Phalloplasty and Metoidioplasty: Female to Male (FTM) Genital Reconstruction Surgery
Female to male genital reconstruction surgery is more challenging than male to female reconstruction and requires experience, expertise and preparation for optimal outcomes. With careful patient selection, preoperative planning and meticulous surgical techniques, the skilled gender-affirmation surgery team at University Hospitals can create an aesthetically pleasing and functional penis.
Things to Consider Before Having Female to Male (FTM) Genital Transition Surgery
- If you would like to preserve your ability to have biological children in the future, talk to your doctor about harvesting and freezing your eggs prior to having surgery. Egg freezing is a multiple-step process and, if you want to freeze embryos, you will need to take the additional step of having your eggs fertilized.
- Risks: Tissue necrosis (dead or damaged tissue) in the surgically created penis; blood clots in deep veins and/or the lungs; Fistulas - an abnormal opening between two body parts, such as in the urinary tract. Phalloplasties in particular have the potential for many complications so you should talk to your doctor about the risks and benefits of the procedure before proceeding.
- It is always recommended that patients talk with a therapist in the months leading up to surgery to ensure they are mentally and emotionally prepared for the transition.
- In accordance with the World Professional Association of Transgender health (WPATH) standards of care, we require that patients be on appropriate cross-gender hormone therapy for a year, live in the gender-congruent role for a year, and have 2 mental health letters endorsing their suitability for surgery.
Most genital gender affirmation surgeries are covered by insurance. In cases where they are not, your surgeon’s office will guide you through the self-pay options.
Surgical Techniques for Female to Male (FTM) Transition
There are two primary surgical procedures that may be offered for female to male genital transition – phalloplasty and metoidioplasty.
- What is a Metoidioplasty?
This procedure creates a penis from the clitoris. The individual must first undergo testosterone hormone therapy which, over time, will cause the clitoris to elongate and enlarge – ultimately to a length of 3 – 8 centimeters (approximately 1 – 3 inches) when not sexually stimulated. Once the optimal enlargement has been achieved, the surgeon performs a metoidioplasty – a procedure by which the enlarged clitoris is released from the ligaments that hold it in place and lowered to approximate the position of a penis. The surgeon may also extend the urethra using tissue grafted from your body – usually the lining of the mouth. The lengthened urethra is then passed through the enlarged clitoris, making stand-up urination possible. With this procedure, genital sensations are fully retained.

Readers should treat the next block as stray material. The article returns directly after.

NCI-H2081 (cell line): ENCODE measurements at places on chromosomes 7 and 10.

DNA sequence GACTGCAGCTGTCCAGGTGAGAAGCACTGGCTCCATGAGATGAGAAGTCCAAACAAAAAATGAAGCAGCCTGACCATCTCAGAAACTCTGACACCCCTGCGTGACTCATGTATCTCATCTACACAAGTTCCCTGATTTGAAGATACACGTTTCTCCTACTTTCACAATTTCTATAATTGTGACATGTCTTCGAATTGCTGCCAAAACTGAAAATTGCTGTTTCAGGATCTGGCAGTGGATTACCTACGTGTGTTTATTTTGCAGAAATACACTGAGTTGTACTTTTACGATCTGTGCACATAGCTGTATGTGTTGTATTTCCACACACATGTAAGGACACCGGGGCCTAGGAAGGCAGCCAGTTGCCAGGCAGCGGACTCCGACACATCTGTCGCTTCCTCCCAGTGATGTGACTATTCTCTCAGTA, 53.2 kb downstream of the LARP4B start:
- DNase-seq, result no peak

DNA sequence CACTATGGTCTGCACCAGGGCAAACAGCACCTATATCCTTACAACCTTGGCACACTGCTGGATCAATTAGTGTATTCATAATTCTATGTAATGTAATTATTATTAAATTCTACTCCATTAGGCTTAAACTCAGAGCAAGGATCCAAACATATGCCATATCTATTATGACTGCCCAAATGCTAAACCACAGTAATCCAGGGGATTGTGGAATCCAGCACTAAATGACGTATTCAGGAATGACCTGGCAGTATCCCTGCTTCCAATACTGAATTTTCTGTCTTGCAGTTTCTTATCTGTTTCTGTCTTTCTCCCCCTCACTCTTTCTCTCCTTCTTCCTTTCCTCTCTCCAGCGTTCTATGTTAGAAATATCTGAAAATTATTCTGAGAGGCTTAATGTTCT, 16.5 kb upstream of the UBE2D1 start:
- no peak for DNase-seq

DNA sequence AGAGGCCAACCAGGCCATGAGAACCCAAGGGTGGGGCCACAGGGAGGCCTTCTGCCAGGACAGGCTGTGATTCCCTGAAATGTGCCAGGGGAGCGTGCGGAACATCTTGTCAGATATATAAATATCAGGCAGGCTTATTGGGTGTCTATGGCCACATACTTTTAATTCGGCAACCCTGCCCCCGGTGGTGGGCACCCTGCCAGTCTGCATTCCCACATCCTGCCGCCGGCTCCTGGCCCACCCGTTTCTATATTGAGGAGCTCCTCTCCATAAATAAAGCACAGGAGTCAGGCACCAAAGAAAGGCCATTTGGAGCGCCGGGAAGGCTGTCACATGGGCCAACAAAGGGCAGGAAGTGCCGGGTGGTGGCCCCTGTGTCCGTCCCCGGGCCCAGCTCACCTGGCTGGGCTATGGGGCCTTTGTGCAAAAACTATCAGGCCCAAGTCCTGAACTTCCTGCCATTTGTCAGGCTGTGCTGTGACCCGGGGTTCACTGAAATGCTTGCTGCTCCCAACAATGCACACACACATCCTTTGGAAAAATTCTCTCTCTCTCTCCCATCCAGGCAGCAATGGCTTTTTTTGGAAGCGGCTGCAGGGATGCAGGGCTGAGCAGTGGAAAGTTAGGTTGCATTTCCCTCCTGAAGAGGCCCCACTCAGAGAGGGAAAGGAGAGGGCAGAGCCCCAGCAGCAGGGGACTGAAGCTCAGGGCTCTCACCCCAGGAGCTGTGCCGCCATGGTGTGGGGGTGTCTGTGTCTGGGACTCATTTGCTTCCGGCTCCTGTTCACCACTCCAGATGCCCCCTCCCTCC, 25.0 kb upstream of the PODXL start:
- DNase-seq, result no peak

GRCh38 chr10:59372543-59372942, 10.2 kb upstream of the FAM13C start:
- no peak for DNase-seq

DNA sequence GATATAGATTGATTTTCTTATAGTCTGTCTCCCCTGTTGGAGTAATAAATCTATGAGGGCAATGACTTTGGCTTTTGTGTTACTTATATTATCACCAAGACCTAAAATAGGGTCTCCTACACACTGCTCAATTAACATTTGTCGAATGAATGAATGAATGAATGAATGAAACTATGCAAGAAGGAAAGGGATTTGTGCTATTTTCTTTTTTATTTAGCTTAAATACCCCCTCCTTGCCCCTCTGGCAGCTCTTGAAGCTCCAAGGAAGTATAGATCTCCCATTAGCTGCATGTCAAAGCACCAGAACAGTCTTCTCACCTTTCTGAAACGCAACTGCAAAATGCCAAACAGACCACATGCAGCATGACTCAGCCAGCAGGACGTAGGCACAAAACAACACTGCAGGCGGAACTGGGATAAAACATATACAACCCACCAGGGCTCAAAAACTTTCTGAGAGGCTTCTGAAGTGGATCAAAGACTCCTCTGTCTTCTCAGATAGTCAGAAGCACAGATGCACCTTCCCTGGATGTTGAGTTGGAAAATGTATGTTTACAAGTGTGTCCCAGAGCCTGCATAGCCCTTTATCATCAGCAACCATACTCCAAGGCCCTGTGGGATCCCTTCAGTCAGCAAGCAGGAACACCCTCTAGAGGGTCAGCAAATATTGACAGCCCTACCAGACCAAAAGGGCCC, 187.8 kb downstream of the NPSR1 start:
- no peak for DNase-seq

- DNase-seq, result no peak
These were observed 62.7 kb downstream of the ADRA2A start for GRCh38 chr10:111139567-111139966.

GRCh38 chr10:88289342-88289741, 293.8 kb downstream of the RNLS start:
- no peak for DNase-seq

Recovery after a metoidioplasty can take up to 4 weeks. During the initial recovery period, a catheter will be placed in your urethra to drain urine from the body while it heals.
- What is a Phalloplasty?
Phalloplasty is the surgical creation or reconstruction of a penis through a series of procedures. The first step is to take a large amount of skin from your forearm or thigh. The skin is rolled into the shape of a penis and attached to your body just above the clitoris. Additional procedures include:
- Lengthening and repositioning of the urethra to allow for urination through the penis
- Grafting of nerves and blood vessels to enhance genital sensations
- Plastic surgery to sculpt the head of the penis
Recovery after a phalloplasty can take up to 12 weeks, depending on the procedures that are done. During the initial recovery period, a catheter will be placed in your urethra to drain urine from the body while it heals. Generally, the entire process takes 2-3 surgeries over a course of 6-9 months.
The newly created penis will not be capable of erection. Some patients may choose to have a device called a penile implant placed inside the penis to allow for sexual intercourse.
- Additional Female to Male (FTM) Surgical Procedures
In addition to phalloplasty or metoidioplasty, patients undergo the following genital procedures as part of their gender transition:
- Vaginectomy: Surgical removal of all or part of your vagina
- Scrotoplasty: Surgical creation of a scrotum using labial skin and tissue. Egg-shaped artificial testicles made of silicone may then be implanted in the newly created scrotum.
- Total hysterectomy: Some female to male (FTM) genital gender affirmation procedures may make it difficult or impossible to have pap tests for cervical cancer. Therefore, your doctor may recommend the removal of your uterus, cervix and ovaries to reduce your risk of certain cancers.